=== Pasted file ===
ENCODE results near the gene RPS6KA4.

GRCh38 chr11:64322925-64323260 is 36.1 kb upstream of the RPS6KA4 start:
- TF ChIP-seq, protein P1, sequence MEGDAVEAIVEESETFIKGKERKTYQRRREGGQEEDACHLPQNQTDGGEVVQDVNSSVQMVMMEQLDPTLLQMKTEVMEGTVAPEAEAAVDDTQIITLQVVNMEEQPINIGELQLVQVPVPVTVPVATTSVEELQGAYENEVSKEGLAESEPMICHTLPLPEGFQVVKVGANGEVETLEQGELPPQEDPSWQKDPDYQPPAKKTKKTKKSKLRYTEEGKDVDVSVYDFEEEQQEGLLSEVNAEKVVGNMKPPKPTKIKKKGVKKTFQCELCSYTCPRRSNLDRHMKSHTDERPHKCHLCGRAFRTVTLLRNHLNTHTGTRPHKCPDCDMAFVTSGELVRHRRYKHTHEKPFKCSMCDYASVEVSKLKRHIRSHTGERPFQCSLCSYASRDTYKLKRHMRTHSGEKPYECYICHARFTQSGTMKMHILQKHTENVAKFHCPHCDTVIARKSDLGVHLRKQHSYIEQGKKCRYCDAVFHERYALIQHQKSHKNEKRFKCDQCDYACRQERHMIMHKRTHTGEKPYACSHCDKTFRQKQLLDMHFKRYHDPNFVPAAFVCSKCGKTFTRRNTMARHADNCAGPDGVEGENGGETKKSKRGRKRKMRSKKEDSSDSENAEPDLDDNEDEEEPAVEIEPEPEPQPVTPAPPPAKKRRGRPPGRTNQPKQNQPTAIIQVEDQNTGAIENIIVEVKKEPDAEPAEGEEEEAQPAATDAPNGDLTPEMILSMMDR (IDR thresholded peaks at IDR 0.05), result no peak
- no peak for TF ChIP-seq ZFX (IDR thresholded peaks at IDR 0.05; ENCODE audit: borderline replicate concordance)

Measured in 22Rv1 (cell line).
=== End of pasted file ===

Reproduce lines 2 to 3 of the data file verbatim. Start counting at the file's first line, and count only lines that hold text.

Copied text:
GRCh38 chr11:64322925-64323260 is 36.1 kb upstream of the RPS6KA4 start:
- TF ChIP-seq, protein P1, sequence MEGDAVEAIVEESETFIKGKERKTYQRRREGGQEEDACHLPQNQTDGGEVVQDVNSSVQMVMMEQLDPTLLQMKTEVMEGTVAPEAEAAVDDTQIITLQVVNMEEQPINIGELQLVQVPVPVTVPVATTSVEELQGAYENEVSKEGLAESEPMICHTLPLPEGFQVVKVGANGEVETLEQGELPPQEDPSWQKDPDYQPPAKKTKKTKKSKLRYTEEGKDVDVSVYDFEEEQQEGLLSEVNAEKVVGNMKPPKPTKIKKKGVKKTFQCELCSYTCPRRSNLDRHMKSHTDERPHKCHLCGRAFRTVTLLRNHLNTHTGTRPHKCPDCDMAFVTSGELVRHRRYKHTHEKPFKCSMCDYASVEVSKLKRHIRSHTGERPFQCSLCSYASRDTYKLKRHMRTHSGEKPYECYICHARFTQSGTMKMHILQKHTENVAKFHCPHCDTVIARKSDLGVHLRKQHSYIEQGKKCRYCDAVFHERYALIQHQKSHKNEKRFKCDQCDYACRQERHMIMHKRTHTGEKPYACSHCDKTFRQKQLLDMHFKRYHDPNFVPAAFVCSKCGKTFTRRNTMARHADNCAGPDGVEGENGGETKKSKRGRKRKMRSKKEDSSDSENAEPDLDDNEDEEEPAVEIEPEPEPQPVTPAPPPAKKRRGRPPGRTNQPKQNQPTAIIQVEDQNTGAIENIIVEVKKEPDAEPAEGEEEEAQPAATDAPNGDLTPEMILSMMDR (IDR thresholded peaks at IDR 0.05), result no peak